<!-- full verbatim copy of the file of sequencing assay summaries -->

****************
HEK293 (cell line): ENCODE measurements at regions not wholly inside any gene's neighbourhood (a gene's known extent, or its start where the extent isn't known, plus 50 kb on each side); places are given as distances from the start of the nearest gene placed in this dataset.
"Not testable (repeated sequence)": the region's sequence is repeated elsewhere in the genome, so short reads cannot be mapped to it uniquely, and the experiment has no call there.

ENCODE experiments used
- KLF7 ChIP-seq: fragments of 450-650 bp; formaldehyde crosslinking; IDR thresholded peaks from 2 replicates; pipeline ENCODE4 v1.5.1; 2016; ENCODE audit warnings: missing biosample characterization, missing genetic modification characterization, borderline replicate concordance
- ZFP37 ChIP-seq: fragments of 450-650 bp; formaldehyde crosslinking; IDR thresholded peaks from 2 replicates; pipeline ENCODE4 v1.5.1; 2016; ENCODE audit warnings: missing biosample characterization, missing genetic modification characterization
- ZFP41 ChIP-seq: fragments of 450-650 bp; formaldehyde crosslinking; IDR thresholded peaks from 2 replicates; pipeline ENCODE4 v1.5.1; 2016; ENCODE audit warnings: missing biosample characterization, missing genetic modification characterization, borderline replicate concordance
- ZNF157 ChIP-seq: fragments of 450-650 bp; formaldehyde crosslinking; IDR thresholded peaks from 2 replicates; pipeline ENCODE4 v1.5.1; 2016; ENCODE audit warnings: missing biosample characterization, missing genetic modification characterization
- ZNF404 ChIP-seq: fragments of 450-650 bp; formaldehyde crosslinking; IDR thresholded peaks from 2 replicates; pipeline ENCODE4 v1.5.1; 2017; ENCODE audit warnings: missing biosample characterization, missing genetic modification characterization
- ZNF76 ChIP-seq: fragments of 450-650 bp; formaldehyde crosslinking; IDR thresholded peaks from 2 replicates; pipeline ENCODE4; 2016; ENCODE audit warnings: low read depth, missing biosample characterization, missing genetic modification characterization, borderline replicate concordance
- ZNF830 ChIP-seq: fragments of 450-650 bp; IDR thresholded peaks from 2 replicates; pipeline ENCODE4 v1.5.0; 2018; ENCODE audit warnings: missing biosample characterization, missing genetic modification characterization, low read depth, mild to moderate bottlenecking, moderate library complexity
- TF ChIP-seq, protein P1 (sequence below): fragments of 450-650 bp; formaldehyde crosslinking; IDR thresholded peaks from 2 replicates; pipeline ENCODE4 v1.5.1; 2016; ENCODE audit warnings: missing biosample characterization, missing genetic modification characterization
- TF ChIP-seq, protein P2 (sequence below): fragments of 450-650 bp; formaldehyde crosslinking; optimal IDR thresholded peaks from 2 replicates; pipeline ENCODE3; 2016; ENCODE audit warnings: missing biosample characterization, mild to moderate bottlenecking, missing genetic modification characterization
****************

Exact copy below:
HEK293 (cell line): ENCODE measurements at regions not wholly inside any gene's neighbourhood (a gene's known extent, or its start where the extent isn't known, plus 50 kb on each side); places are given as distances from the start of the nearest gene placed in this dataset.
"Not testable (repeated sequence)": the region's sequence is repeated elsewhere in the genome, so short reads cannot be mapped to it uniquely, and the experiment has no call there.

ENCODE experiments used
- KLF7 ChIP-seq: fragments of 450-650 bp; formaldehyde crosslinking; IDR thresholded peaks from 2 replicates; pipeline ENCODE4 v1.5.1; 2016; ENCODE audit warnings: missing biosample characterization, missing genetic modification characterization, borderline replicate concordance
- ZFP37 ChIP-seq: fragments of 450-650 bp; formaldehyde crosslinking; IDR thresholded peaks from 2 replicates; pipeline ENCODE4 v1.5.1; 2016; ENCODE audit warnings: missing biosample characterization, missing genetic modification characterization
- ZFP41 ChIP-seq: fragments of 450-650 bp; formaldehyde crosslinking; IDR thresholded peaks from 2 replicates; pipeline ENCODE4 v1.5.1; 2016; ENCODE audit warnings: missing biosample characterization, missing genetic modification characterization, borderline replicate concordance
- ZNF157 ChIP-seq: fragments of 450-650 bp; formaldehyde crosslinking; IDR thresholded peaks from 2 replicates; pipeline ENCODE4 v1.5.1; 2016; ENCODE audit warnings: missing biosample characterization, missing genetic modification characterization
- ZNF404 ChIP-seq: fragments of 450-650 bp; formaldehyde crosslinking; IDR thresholded peaks from 2 replicates; pipeline ENCODE4 v1.5.1; 2017; ENCODE audit warnings: missing biosample characterization, missing genetic modification characterization
- ZNF76 ChIP-seq: fragments of 450-650 bp; formaldehyde crosslinking; IDR thresholded peaks from 2 replicates; pipeline ENCODE4; 2016; ENCODE audit warnings: low read depth, missing biosample characterization, missing genetic modification characterization, borderline replicate concordance
- ZNF830 ChIP-seq: fragments of 450-650 bp; IDR thresholded peaks from 2 replicates; pipeline ENCODE4 v1.5.0; 2018; ENCODE audit warnings: missing biosample characterization, missing genetic modification characterization, low read depth, mild to moderate bottlenecking, moderate library complexity
- TF ChIP-seq, protein P1 (sequence below): fragments of 450-650 bp; formaldehyde crosslinking; IDR thresholded peaks from 2 replicates; pipeline ENCODE4 v1.5.1; 2016; ENCODE audit warnings: missing biosample characterization, missing genetic modification characterization
- TF ChIP-seq, protein P2 (sequence below): fragments of 450-650 bp; formaldehyde crosslinking; optimal IDR thresholded peaks from 2 replicates; pipeline ENCODE3; 2016; ENCODE audit warnings: missing biosample characterization, mild to moderate bottlenecking, missing genetic modification characterization